Proclamation by the mayor proclaiming April 27 as Denim Day in Boise

Denim Day helps challenge victim blaming and creates spaces for conversation. One such space was at The College of Western Idaho (CWI). CWI’s Psychology Club hosted an open forum on sexual assault and victim blaming in partnership with the WCA for Denim Day. Attendees heard how victim blaming leads to under-reporting of sexual assault and unlike any other crime, sexual assault victims are more likely to be perceived as lying when they report. Two survivors in the audience shared their stories and how meaningful it was to see the community coming together to talk about these issues. Each time a survivor shares their story, I am reminded of why I choose to serve at the WCA and why I am so passionate about advocating for change. These stories need to be heard. 

We need to create a culture where survivors feel supported when they decide to speak up and eventually prevent the need for WCA services. We need to challenge each other to end the cycle of silence around these issues and how we perpetuate victim blaming attitudes. We need to be there for survivors when they have the courage to speak up and share their stories. We need to have these uncomfortable, but necessary, conversations.

CWI Clothesline Denim Day Two

Former WCA clients who are survivors of domestic abuse or sexual assault participated in the Clothesline Project Display at CWI.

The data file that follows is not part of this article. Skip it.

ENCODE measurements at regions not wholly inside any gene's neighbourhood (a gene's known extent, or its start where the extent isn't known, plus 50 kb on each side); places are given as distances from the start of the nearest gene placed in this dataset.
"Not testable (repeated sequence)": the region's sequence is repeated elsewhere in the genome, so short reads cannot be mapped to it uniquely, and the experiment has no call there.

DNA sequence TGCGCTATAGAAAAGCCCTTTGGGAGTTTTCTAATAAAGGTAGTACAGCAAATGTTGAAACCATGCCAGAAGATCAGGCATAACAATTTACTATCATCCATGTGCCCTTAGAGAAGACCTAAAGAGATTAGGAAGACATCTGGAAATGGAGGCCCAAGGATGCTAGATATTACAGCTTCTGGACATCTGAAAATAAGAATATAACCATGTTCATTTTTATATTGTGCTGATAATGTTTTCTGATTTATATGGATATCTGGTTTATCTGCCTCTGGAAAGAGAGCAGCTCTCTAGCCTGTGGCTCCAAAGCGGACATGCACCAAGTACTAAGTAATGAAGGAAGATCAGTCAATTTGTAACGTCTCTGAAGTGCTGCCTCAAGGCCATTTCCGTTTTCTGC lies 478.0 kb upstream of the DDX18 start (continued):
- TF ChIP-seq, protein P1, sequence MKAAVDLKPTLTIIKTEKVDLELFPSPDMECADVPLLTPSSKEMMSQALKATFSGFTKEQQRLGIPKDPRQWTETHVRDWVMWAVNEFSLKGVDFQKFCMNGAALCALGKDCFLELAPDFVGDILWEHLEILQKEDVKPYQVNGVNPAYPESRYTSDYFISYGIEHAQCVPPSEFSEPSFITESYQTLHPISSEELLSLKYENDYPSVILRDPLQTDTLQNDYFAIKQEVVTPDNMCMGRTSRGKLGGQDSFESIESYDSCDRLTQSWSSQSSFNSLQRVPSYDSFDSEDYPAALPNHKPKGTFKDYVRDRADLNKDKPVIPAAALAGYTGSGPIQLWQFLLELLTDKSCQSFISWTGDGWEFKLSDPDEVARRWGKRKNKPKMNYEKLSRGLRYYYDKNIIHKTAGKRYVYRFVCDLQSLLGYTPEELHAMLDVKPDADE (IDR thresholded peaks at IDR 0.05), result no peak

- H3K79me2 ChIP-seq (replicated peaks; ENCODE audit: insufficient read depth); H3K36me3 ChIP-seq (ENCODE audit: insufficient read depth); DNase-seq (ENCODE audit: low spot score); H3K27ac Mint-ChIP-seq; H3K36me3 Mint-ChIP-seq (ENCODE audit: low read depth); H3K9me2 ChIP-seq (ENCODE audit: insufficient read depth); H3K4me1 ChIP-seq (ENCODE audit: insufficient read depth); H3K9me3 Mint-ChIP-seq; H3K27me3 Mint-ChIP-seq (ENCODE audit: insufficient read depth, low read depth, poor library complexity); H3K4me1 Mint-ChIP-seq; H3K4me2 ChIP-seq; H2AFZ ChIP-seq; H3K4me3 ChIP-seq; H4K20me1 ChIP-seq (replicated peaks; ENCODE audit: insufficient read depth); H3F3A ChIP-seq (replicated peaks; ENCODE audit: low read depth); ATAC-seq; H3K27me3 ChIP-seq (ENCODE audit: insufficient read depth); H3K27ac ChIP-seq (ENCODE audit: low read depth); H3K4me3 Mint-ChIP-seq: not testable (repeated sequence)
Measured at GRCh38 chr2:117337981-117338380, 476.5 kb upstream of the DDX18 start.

Overall, Denim Day was a huge success with 100 different businesses and organizations participating at 115 different locations not only locally, but across Idaho and even state lines. The JVC Northwest office even participated! Seeing the whole JVC Northwest team wear denim put a huge smile on my face. You can learn more about Denim Day 2016 at the WCA by checking out this newsletter article.

I look forward to participating in Denim Day each year until we no longer blame victims for something that is never their fault. Thank you to those survivors who have shared their stories with me not only on Denim Day, but throughout my year of service. You deserve to be heard, to be believed in, to be supported, and you are never asking for it. Serving as a Jesuit Volunteer continually reminds me how communities can come together to create change and how we can all challenge ourselves to live out social justice in our everyday life.

Shattering Mental Health Biases

In our latest blog post, JV AmeriCorps member Karilynn Cooper (Spokane, WA ’14-15, Seattle, WA ’15-16) shares her experience identifying and overcoming her mental health biases through her service with Community House Mental Health Agency.  

Before beginning my service to adults with severe mental illness, encountering an individual on the streets who appeared to be talking to someone who wasn’t there probably would have driven me to turn around and walk in the opposite direction. In my second year of serving through the JVC Northwest AmeriCorps program, I have had the pleasure of joining the staff at Community House Mental Health Agency (Community House) in Seattle in embracing and welcoming those who are used to having backs turned on them.

Karilynn serving at Community House